Usually tested in at least two mammalian species (rats and guinea pigs) using both single and repeated doses. For determining reproductive effects, tests on both male and female animals with dosing begins 4 weeks prior to mating are conducted to determine effects on fertility in both sexes, on embryogenesis, and on fetal malformation.

Human Clinical trials

Following animal studies to determine dose, efficacy and apparent safety, human studies can commence. Clinical trials are carried out under very strict conditions, set by international regulatory bodies in agreement with the principles espoused in the Declaration of Helsinki. There are four phases to the trials.

  • Phase I trials - are typically conducted in healthy young male volunteers in groups of about 10−20. They are designed to assess how the drug is absorbed, distributed, metabolised and excreted by the body (that is, pharmacokinetics) and to establish the safe dose for phase II trials.
  • Phase II trials - are designed to examine what effect the drug has on the body (that is, pharmacodynamics) such as heart rate, blood pressure and cognitive effects, depending on the disease the drug is being developed to treat. These studies are usually conducted in 50−100 patients with the disease rather than healthy volunteers as in phase I.
  • Phase III trials - involve larger numbers (100’s) of patients with a particular disease or condition and are usually randomised comparative double-blinded studies. The comparator is either placebo or an active drug already well established as treatment for the disease under investigation, or both. Several phase III trials are usually required by the regulatory authorities. Even with a large-scale phase III program, uncommon adverse events may not be detected until the new medicine is used widely in the community.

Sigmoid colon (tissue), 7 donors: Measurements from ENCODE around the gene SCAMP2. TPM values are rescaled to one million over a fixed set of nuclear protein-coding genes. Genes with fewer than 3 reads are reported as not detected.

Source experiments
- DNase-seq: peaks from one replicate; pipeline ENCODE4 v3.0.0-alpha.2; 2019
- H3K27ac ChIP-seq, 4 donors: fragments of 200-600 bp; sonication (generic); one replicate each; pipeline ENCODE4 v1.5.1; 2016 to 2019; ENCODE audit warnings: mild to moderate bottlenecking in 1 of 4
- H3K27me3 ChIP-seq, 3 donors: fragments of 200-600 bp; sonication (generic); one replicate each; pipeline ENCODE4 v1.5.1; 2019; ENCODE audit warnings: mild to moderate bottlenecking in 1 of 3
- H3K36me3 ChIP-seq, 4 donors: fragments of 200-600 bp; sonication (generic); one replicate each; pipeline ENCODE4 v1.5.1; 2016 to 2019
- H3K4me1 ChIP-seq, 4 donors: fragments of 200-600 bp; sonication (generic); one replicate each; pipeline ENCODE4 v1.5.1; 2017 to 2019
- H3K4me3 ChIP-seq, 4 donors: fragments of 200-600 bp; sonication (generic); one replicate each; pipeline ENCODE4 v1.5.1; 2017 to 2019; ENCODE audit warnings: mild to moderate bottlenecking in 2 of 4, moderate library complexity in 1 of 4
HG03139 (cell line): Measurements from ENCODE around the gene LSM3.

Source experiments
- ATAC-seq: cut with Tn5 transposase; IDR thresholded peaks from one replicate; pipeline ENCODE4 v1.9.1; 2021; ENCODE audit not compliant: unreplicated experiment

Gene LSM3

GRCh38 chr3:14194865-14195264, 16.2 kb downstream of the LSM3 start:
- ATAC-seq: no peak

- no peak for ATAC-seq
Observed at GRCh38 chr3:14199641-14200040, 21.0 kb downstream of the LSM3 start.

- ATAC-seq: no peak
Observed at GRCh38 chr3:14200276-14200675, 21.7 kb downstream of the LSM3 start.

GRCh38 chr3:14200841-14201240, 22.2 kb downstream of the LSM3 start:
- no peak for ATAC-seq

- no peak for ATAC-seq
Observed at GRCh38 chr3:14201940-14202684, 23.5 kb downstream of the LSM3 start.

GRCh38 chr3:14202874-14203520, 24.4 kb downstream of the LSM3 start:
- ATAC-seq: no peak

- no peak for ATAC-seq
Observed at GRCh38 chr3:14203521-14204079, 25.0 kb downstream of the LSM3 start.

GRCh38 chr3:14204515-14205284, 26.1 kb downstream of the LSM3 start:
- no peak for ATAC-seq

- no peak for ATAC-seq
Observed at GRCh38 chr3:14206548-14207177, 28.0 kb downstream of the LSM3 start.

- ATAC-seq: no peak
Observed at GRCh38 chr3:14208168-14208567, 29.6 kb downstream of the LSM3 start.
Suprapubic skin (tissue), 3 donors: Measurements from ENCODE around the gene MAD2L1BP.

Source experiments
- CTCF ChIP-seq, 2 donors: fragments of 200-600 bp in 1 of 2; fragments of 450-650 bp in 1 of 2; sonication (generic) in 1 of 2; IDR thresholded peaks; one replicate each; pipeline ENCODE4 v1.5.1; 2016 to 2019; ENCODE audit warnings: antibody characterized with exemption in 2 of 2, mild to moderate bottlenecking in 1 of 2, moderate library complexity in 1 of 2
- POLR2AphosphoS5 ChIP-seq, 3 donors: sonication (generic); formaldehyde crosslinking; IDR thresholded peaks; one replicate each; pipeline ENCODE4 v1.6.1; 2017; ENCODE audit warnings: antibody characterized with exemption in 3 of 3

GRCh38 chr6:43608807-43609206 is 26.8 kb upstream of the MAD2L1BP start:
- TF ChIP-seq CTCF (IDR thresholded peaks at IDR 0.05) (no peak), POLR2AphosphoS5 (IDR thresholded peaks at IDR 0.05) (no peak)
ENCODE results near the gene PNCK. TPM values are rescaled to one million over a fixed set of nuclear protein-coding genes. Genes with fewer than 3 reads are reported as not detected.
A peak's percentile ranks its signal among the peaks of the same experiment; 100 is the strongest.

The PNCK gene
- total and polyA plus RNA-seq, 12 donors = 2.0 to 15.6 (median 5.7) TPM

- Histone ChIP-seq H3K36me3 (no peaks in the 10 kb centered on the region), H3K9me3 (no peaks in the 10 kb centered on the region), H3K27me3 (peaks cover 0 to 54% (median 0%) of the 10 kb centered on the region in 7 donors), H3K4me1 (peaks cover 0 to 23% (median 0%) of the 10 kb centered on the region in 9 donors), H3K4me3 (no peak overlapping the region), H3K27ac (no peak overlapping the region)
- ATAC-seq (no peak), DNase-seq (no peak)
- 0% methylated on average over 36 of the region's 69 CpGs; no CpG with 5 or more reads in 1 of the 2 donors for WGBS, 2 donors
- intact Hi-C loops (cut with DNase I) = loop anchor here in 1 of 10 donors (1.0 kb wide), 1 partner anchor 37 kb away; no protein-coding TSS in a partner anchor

Phase IV trials - (post-registration) trials are those undertaken after the new medicine has been registered and are usually randomised controlled trials. Very large studies involving thousands of patients for several years.


After phase I to III the pharmaceutical company compiles all study data for independent assessment by the government regulatory authorities (FDA in the USA, Therapeutic Goods Administration (TGA) in Australia, and Medsafe in New Zealand).

Summarised from VOLUME 29 : NUMBER 6 : DECEMBER 2006 http://www.australianprescriber.com/magazine/29/6/159/61


The World Medical Association (WMA) has developed the Declaration of Helsinki as a statement of ethical principles for medical research involving human subjects, including research on identifiable human material and data. It is widely regarded as the cornerstone document on human research ethics.


2011

A to X: the problem of categorisation of drugs in pregnancy--an Australian perspective

Med J Aust. 2011 Nov 21;195(10):572-4.

Kennedy DS. Source MotherSafe, Royal Hospital for Women, Sydney, NSW, Australia. debra.kennedy@sesiahs.health. nsw.gov.au Comment in Med J Aust. 2012 Feb 20;196(3):172; author reply 172-3. Med J Aust. 2012 Feb 20;196(3):172-3.

PMID 22106996

https://www.mja.com.au/journal/2011/195/10/x-problem-categorisation-drugs-pregnancy-australian-perspective